What Tie & Timber Did When it Ran Out of Beer

The Rountree watering hole turned to the burgeoning Springfield brewing community for a helping hand.

By Max Havey

Sep 2018

kolsch beer at tie & timber
Photo by Vivian WheelerWhen Tie & Timber Beer Co. ran out of beer a few weeks after opening this spring, other breweries stepped up to help. Purchase Photo

The Problem
When Curtis Marshall and Jennifer Leonard opened Tie & Timber Beer Co. in April, they realized they were going to run out of their own beer in the first weeks they were open. While some might think this is a great problem to have, it can put a brand-new brewery in a tough spot. “I guess we just underestimated how thirsty the town of Springfield is,” Marshall says.

The Big Idea
After regrouping, Marshall and Leonard started calling other local brewers to see if they could lend a hand with guest taps while they brewed more beer over the next few weeks. The guest taps included Springfield Brewing Co.'s Koozie Kolsch, which they released to Tie & Timber a week early, and White River’s Hinterlands Session IPA, available for the first time outside their own taproom. “Everyone shared the love there and [was] really supportive,” Marshall says.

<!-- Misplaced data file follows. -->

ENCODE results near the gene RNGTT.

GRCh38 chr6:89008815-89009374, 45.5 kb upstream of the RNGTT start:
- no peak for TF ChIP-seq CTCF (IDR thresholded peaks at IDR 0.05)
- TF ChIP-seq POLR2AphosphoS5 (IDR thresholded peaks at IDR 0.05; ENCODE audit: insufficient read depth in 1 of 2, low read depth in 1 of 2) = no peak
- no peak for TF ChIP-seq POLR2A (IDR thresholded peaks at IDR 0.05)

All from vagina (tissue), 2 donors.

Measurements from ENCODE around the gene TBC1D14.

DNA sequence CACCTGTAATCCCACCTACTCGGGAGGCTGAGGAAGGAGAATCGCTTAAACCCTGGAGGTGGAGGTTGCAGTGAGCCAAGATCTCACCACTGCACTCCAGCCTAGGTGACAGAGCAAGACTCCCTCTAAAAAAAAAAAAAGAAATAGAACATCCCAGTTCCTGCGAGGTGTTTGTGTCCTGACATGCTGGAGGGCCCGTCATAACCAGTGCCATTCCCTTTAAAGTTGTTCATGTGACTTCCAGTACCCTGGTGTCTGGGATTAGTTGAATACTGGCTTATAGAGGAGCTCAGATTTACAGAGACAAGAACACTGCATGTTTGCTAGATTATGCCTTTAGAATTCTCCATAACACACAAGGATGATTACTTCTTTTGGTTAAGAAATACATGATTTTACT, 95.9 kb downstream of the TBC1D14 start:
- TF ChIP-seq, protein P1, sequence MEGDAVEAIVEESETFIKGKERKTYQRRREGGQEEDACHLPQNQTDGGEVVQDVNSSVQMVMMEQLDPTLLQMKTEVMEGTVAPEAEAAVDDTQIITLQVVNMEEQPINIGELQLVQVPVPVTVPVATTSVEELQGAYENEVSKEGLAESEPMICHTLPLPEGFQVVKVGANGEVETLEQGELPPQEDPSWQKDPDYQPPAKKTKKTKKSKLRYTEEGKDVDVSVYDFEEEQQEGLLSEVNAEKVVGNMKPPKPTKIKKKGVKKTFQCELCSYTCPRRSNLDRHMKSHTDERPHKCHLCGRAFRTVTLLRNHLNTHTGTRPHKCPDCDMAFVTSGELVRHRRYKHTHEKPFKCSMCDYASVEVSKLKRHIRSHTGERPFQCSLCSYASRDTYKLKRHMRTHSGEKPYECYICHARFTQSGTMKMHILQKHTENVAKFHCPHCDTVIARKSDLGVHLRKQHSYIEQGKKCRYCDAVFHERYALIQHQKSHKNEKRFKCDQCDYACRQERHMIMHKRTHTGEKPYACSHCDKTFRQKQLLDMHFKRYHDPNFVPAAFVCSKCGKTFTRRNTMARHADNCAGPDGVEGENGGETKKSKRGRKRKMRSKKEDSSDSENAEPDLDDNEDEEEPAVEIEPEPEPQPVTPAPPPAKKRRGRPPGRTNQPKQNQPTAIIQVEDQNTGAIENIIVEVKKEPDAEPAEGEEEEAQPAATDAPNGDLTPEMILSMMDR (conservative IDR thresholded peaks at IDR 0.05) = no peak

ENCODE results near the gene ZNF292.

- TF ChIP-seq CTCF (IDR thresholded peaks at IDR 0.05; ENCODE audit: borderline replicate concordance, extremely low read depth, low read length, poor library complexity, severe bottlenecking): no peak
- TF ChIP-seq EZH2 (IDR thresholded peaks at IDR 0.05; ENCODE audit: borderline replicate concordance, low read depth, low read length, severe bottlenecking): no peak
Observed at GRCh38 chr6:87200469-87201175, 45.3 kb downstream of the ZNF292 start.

The Learning Curve
“Our business model really centered on having variety,” Marshall says. The owners wanted to offer a diverse selection of 10 original beers from the start, an ambitious goal that they accomplished by brewing half-batches in their 10-barrel system. At opening, they had 80 kegs ready to go. “But the mistake was, we should have done full batches of what we thought our flagship beers were going to be,” he says.

The Takeaway
While there is very little that Marshall would do differently about how he and Leonard approached their predicament, it showed the team the power of support from Springfield’s close-knit brewing community. Even their competitors were open to questions and were supportive of Tie & Timber diversifying the Springfield beer landscape. “It’s like the old adage, ‘A rising tide lifts all ships,’” Marshall says.